I have a convoy in my head and a red dog in my heart. Let me explain. I know these people who’ve driven down to Canberra in their big rigs. I know them well, because I grew up with them. When I was a child, Dad drove a red truck all over the red dirt of the north west of Western Australia. I lived and played in the red dirt. We lived this life directly, without a narrative. What I mean is, we weren’t self-consciously part of any bigger story about life in the outback; we just happened to be there at the time. The dirt just happened to be red and the sky happened to be the biggest, bluest sky there is, climbing down to the biggest, bluest Indian ocean, complete with migrating humpback whales. Lobsters (we called them crays) sat idly on reefs waiting to be picked up and popped in a driftwood-fired billy boiling on the beach. At 17, I fled this idyll without a backward glance. But now, 30 years later, I go to a screening of Red Dog and just about die of the pain of nostalgia. When I was 14 I worked at the Ampol Roadhouse making beetroot-sodden burgers for truckies, and that’s where I found Sara Davidson’s Loose Change, on a wire rack of slightly racy novels about sex. In the book, Sara Davidson said some of her memories of the sixties made her writhe on the floor. As a 14 year old I was puzzled and slightly embarrassed about this. Watching Red Dog the other day, I got what she meant. If I hadn’t paid for my ticket I might have had to leave. It was so nostalgic I couldn’t stand it. It was writhe-on-the-floor nostalgic. Okay, so when the convoy hits Canberra my leftie feminist intellectual head says “#truckwits” like the other leftie Twitterers; but my heart is full of Red Dog.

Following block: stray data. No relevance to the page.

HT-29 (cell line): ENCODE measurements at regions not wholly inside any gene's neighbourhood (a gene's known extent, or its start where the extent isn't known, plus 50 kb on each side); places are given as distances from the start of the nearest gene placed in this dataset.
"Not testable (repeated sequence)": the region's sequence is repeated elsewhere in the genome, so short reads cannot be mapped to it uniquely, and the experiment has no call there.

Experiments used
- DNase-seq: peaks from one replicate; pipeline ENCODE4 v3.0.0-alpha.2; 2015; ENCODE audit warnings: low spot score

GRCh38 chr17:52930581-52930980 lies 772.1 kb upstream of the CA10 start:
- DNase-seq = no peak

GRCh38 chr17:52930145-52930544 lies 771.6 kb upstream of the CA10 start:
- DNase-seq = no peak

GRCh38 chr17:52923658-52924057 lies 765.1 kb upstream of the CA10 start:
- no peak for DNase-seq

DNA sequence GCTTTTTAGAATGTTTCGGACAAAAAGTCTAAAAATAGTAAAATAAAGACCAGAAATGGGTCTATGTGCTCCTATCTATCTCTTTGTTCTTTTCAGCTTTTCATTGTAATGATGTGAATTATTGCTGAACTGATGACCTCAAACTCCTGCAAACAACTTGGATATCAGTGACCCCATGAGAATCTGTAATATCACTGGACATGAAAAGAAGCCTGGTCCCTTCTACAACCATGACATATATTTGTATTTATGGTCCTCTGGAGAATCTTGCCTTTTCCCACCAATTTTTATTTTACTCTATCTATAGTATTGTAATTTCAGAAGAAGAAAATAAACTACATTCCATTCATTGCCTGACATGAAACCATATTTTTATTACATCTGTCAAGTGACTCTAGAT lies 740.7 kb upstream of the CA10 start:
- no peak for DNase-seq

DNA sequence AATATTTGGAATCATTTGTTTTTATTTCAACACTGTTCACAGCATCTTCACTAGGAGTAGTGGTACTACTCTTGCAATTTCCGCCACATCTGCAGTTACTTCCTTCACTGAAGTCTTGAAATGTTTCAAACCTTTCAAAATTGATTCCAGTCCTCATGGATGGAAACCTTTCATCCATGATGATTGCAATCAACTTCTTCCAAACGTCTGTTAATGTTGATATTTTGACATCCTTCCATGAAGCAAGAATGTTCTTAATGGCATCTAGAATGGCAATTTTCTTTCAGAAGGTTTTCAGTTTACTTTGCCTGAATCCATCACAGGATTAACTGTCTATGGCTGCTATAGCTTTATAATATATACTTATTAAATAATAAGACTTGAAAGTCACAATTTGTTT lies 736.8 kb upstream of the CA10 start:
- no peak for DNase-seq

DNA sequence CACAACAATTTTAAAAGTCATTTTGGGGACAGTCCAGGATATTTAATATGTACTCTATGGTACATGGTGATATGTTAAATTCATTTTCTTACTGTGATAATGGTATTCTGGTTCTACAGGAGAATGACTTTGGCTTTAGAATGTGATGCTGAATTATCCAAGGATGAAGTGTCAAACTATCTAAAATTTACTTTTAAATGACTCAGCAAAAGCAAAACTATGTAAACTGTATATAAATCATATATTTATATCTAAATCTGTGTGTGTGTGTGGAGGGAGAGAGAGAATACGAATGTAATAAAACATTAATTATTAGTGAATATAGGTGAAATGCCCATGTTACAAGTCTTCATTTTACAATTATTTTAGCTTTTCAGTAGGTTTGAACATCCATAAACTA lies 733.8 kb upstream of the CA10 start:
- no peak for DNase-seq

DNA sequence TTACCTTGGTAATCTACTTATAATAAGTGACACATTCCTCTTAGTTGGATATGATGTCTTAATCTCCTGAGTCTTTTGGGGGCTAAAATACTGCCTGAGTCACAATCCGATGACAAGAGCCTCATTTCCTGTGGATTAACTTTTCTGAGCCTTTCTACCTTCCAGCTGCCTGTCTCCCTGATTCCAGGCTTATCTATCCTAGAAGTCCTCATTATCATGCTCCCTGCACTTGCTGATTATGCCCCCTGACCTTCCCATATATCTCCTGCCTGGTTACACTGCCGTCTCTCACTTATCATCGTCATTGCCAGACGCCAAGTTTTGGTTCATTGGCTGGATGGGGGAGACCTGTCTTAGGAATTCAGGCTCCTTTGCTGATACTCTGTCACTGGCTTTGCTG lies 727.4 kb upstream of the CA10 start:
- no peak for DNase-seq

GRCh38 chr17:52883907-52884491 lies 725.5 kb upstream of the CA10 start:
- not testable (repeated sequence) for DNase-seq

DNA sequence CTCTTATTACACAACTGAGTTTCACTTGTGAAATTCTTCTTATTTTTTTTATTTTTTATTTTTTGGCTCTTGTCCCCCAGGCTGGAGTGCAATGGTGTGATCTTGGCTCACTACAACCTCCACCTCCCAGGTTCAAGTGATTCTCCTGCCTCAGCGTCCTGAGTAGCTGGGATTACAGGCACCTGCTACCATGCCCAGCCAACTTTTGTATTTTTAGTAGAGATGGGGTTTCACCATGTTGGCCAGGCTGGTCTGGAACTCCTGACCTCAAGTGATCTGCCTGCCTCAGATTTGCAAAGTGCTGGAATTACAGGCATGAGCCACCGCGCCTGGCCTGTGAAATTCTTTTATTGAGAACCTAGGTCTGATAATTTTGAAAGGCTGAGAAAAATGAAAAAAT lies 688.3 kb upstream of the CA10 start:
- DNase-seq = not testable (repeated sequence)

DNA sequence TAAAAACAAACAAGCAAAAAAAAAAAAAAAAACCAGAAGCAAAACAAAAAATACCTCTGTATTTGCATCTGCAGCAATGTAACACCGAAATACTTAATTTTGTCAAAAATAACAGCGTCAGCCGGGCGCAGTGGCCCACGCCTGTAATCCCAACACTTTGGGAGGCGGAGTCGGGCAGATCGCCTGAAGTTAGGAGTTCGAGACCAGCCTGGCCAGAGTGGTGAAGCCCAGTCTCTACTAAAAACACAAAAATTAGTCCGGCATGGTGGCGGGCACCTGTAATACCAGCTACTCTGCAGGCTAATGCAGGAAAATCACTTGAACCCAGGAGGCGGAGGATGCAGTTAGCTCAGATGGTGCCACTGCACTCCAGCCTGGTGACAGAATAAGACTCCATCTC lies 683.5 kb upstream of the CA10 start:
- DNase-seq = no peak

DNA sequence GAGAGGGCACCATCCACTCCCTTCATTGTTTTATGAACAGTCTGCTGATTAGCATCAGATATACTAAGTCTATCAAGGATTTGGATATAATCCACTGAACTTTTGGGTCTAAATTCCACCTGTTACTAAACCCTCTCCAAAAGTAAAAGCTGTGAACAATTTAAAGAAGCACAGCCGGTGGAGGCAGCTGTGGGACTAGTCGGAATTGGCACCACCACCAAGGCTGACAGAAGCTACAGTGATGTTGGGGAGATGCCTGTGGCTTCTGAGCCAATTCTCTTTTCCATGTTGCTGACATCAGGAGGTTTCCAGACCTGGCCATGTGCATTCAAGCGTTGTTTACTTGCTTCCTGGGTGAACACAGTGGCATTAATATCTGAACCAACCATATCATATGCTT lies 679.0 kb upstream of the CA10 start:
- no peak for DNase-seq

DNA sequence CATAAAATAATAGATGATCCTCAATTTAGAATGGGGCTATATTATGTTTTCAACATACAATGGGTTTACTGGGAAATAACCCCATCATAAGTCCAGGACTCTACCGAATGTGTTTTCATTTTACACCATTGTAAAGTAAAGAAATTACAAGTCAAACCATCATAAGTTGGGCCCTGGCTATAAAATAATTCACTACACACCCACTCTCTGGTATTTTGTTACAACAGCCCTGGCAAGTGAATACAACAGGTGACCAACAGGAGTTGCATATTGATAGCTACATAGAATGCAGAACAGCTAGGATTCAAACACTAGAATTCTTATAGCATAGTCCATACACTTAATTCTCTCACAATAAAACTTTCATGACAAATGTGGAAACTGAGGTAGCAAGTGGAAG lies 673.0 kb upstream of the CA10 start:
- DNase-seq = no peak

This morning Merrill Findlay and I had a quick phone conversation about this. Merrill was in Carnarvon, my childhood town, in the early 1980s, after we’d left. She wrote a wonderful book about it. Now we both live here in the Central West, having lived for years in Sydney and Melbourne. Merrill’s creating a Song Cycle about the life of Kate Kelly, sister of Ned. There she is, in the bush, using some of the same material that we find in mainstream Aussie mythology (history, landscape) to create a new story that includes women, Chinese people, Aboriginal people, maybe some Afghan cameleers. Writing them into the story as if they were, preposterously, at the centre of it and not part of the colour around the edges. It has always felt impossible, reconciling these two parts of my life: the red heart and the critical mind. Maybe they can’t be reconciled; maybe an attitude of tolerance, an admission that we’re all here, criss-crossing this landscape, is as much as we can hope for.
This convoy… what’s it all about then? The men in the big rigs are at the centre of mythology but they’ve never been at the centre of power. That pisses them off. Somehow, someone is taking something from them: the big blue sky. City types are saying it’s no longer infinite; it’s full of carbon atoms and their trucks are to blame. I don’t know. I’m just dashing off these thoughts.